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Re: the real "all girl station"

Did the letters WNAC stand for anything? I didn't think so. If that's the
case, has your research on Shepard revealed why he wanted WNAC and why WNAB
wasn't just as good in his mind? As far as I know, the National Association
of Broadcasters didn't yet exist, so there was no conflict with the initials
of the broadcasters' organization. Though, later on, when the NAB _did_
exist, didn't Shepart pull out of it as a result of some grievance with the
organization?. Also, didn't he change the calls of WASN to WAAB at some

Until 1943, when the FCC broke up duopolies, Shepard had two Boston
stations, WNAC, which, after March 1941, was on 1260 and WAAB, which was on
1440. Then, to fend off forced divestiture of WAAB, he moved that station to
Worcester. Which brings up the question of why, when he changed the calls of
WASN, he picked the WAAB calls. For years and years, until some station got
WAAA, WAAB was first alphabetically among US stations with Wxxx calls. Was
that the reason Shepard chose WAAB? I guess being first alphabetically is a
nice distinction. (If potential advertisers used the Yellow Pages to find
radio stations, WAAB would have been first on the list.) But, I don't think
the letters WAAB stood for anything. (The calls might have stood for We're
Always the Absolute Best, but I don't think they did.)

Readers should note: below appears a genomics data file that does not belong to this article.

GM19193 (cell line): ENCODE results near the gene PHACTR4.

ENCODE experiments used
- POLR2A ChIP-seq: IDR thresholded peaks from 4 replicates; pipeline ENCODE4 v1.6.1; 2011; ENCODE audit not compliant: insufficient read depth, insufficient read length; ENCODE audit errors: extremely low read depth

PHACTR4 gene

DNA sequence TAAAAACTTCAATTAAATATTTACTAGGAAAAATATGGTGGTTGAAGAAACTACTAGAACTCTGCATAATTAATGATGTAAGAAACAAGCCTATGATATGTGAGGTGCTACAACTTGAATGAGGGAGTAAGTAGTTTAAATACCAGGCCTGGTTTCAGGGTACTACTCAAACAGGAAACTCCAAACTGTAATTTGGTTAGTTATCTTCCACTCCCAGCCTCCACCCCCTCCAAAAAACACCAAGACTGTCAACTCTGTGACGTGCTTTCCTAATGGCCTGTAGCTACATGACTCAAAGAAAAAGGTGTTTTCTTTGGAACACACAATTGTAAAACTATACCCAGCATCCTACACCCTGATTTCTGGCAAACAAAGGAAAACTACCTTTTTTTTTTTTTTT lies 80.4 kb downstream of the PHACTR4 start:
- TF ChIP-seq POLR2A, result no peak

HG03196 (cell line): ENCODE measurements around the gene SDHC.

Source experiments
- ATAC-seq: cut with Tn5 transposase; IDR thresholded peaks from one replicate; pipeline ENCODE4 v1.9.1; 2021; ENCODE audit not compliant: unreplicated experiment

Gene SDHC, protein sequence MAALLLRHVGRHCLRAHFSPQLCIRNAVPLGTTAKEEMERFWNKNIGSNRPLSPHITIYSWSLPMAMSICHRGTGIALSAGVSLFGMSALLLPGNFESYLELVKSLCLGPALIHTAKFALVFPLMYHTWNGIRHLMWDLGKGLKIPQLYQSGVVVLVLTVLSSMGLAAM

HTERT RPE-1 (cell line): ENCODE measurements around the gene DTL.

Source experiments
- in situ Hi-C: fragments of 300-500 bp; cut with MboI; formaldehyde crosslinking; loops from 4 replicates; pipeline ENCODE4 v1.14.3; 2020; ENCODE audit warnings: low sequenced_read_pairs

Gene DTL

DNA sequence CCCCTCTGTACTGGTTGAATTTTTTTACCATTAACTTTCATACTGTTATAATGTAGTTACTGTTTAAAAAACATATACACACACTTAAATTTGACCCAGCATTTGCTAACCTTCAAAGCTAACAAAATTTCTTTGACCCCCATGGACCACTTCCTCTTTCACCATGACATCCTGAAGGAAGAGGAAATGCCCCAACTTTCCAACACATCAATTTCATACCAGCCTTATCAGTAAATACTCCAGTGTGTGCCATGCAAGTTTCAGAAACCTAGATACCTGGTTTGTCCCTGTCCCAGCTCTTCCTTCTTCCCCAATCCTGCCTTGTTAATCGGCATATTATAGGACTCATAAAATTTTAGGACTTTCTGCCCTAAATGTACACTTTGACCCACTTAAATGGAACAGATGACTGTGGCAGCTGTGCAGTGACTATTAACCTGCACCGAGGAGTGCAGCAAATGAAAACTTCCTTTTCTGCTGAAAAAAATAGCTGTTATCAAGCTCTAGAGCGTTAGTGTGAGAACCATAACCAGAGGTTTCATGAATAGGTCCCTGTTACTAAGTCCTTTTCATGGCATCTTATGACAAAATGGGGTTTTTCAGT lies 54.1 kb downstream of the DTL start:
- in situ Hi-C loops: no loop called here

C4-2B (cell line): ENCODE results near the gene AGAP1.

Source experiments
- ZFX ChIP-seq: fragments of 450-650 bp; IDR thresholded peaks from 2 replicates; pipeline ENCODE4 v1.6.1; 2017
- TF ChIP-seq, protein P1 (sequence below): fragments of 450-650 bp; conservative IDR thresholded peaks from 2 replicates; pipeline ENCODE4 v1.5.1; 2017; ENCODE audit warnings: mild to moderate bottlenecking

Since Shepard owned a station (WNAB) with calls so close to WNEB, which, as
far as I know, were available at the time, one would think he would have
grabbed WNEB, which obviously could stand for New England Broadcasting--and
probably did so when the 1230 station in Worcester went on the air.


Dan Strassberg, dan.strassberg@worldnet.att.net
Phone: 1-617-558-4205, eFax: 1-707-215-6367

-----Original Message-----
From: Donna Halper <dlh@donnahalper.com>
To: A. Joseph Ross <lawyer@world.std.com>
Cc: boston-radio-interest@bostonradio.org
Date: Monday, July 03, 2000 1:14 AM
Subject: Re: the real "all girl station"

>>Joe Ross wrote--
>>Good story.  But a few times, they refer to Shepard's station as "WNAB."
>>Was there a WNAB or is that a typo for WNAC?
>In 1926, after trying for several years to get those calls, Shepard was
>finally able to acquire them.  A station in the south had them first.  He
>used WNAB for public affairs programming mainly.